The Jewish Studies Professors Promoting Anti-Semitism

With animosity toward Israel, and naked anti-Semitism, becoming increasingly common on college campuses, one might think that departments of Judaic studies would remain a redoubt against these trends. But that is not always the case, writes Jarrod Tanny:

Unfortunately, we have reached a low point in the lengths to which Jewish-studies scholar-activists are willing to go to throw Israel and its supporters under the bus, signing on to the blatant anti-Semitism being propagated by faculty (who are far more activists than scholars) in Middle Eastern studies, ethnic studies, communications, women’s and gender studies, and other academic disciplines whose mission is to achieve “social justice” rather than promote critical inquiry and education. Such anti-Zionist faculty in these fields have centered the liberation of Palestine (and the erasure of Israel) in their politics, in their scholarship, and even in their classrooms.

What is particularly disturbing is the fact that Jewish-studies scholars have no compunction in deploying anti-Semitic tropes to further their agenda. [Two such professors recently took to the Los Angeles Times to] write: . . . “Netanyahu has been a key pillar in the global movement of illiberal leaders who have taken control and altered the rules of the democratic game—including in Turkey, Hungary, and the United States in the Trump era.”

Suggesting that Israel is a “key pillar” in a “global movement” to subvert democracy implies that the tiny Jewish state exerts disproportionate power in world affairs and it is exercising such power through collusion with actors who seek to enshrine white supremacy (or a local variation of fascism) in their own domains. Interestingly enough, they do not impugn Russia, China, Saudi Arabia, or Iran, who are regional hegemons, in a manner that little Israel could never be, except in the minds of those who have read the Protocols of the Elders of Zion. The wording is subtle yet clear, hiding in plain sight, echoing fantasies of Jewish power that have led to unimaginable violence against Jews in modern history.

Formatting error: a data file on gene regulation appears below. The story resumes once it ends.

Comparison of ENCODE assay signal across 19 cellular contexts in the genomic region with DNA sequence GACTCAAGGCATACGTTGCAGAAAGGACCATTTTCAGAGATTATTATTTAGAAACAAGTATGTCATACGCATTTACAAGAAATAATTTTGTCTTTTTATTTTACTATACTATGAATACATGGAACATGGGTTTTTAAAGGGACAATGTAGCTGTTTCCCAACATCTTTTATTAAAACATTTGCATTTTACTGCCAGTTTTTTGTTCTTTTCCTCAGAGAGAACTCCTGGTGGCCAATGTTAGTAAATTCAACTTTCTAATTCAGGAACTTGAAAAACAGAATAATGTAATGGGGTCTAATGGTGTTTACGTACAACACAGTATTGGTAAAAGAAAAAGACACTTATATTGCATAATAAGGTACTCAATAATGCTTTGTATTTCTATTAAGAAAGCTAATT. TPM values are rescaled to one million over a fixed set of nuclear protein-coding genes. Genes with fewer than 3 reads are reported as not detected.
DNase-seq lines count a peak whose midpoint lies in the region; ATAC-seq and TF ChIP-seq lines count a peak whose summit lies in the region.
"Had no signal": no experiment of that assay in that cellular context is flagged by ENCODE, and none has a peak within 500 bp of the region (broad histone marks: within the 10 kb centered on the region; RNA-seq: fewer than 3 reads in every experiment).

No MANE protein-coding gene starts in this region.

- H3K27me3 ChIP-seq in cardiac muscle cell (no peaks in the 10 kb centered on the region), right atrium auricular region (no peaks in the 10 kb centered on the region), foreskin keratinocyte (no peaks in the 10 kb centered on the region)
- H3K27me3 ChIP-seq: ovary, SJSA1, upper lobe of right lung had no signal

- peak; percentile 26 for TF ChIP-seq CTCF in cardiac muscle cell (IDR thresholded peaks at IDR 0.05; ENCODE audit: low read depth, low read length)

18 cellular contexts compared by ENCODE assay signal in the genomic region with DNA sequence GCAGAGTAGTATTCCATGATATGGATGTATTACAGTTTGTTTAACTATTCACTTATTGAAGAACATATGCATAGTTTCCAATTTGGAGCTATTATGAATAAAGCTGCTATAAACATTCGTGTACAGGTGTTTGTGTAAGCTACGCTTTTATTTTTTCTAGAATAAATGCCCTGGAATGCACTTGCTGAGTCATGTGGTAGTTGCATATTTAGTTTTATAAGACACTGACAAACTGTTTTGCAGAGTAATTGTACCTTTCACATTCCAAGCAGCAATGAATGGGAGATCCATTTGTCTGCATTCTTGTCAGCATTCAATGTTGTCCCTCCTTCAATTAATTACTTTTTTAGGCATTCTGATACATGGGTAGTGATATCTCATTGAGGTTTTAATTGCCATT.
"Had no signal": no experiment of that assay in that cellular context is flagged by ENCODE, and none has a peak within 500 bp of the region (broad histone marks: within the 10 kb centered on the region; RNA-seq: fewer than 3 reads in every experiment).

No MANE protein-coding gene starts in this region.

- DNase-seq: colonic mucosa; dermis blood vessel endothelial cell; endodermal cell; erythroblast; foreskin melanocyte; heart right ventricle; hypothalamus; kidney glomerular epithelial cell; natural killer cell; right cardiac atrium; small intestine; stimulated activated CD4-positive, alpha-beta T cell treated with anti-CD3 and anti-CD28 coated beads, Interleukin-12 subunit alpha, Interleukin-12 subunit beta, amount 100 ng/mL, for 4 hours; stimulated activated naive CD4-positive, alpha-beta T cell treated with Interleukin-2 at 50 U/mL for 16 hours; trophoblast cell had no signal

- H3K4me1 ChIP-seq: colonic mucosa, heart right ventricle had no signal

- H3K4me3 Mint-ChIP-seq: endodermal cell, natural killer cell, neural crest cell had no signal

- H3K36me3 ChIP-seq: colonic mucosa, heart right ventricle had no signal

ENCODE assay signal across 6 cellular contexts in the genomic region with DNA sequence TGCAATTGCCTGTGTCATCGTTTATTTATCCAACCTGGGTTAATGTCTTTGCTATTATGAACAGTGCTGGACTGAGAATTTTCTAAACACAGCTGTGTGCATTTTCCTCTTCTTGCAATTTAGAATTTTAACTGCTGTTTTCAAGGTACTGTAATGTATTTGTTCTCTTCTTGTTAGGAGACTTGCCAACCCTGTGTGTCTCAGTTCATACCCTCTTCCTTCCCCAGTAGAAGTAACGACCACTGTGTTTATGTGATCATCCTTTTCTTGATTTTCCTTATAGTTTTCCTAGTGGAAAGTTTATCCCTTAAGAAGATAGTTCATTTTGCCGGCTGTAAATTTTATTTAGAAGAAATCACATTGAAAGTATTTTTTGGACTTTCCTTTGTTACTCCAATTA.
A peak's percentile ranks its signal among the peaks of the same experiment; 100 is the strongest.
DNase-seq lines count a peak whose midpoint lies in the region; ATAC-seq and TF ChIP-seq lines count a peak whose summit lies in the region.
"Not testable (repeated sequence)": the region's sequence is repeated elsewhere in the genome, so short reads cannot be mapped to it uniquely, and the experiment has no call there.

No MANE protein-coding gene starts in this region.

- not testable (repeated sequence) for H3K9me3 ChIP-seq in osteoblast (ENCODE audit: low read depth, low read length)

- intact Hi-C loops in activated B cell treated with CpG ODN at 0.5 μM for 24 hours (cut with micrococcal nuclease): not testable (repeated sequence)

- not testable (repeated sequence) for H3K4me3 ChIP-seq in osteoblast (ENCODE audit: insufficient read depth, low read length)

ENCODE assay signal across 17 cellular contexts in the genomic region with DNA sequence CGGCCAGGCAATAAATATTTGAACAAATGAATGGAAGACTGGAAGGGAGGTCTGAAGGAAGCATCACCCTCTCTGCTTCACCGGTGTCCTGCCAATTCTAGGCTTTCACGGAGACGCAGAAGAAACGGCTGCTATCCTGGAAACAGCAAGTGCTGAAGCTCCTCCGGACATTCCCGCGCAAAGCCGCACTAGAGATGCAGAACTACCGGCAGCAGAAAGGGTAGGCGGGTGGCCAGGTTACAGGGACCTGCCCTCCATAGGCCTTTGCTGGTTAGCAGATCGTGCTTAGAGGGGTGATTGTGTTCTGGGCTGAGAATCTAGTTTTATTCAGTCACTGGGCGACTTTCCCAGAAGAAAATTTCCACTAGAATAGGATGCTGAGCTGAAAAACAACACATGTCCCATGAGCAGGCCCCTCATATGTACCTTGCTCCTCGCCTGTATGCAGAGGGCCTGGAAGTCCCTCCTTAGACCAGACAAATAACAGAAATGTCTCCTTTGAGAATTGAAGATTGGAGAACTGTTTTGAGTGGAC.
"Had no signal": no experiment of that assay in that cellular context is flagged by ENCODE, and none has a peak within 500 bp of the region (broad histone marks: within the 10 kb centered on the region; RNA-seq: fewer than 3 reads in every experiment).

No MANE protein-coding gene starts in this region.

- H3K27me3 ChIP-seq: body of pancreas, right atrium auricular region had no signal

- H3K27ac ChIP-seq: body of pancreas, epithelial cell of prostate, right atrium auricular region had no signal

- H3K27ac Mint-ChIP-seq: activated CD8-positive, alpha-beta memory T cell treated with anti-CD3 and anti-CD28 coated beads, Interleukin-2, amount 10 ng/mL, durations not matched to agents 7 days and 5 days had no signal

Read more at Jewish Journal

More about: Anti-Semitism, Israel on campus, Jewish studies

How to Turn Palestinian Public Opinion Away from Terror

The Palestinian human-rights activist Bassem Eid, responding to the latest survey results of the Palestinian public, writes:

Not coincidentally, support for Hamas is much higher in the West Bank—misgoverned by Hamas’s archrivals, the secular nationalist Fatah, which rules the Palestinian Authority (PA)—than in Gaza, whose population is being actively brutalized by Hamas. Popular support for violence persists despite the devastating impact that following radical leaders and ideologies has historically had on the Palestinian people, as poignantly summed up by Israel’s Abba Eban when he quipped that Arabs, including the Palestinians, “never miss an opportunity to miss an opportunity.”

Just as worrying is the role of propaganda and misinformation, which are not unique to the Palestinian context but are pernicious there due to the high stakes involved. Misinformation campaigns, often fueled by Hamas and its allies, have painted violent terrorism as the only path to dignity and rights for Palestinians. Palestinian schoolbooks and public media are rife with anti-Semitic and jihadist content. Hamas’s allies in the West have matched Hamas’s genocidal rhetoric with an equally exterminationist call for the de-normalization and destruction of Israel.

It’s crucial to consider successful examples of de-radicalization from other regional contexts. After September 11, 2001, Saudi Arabia implemented a comprehensive de-radicalization program aimed at rehabilitating extremists through education, psychological intervention, and social reintegration. This program has had successes and offers valuable lessons that could be adapted to the Palestinian context.

Rather than pressure Israel to make concessions, Eid argues, the international community should be pressuring Palestinian leaders—including Fatah—to remove incitement from curricula and stop providing financial rewards to terrorists.

Read more at Newsweek

More about: Gaza War 2023, Hamas, Palestinian public opinion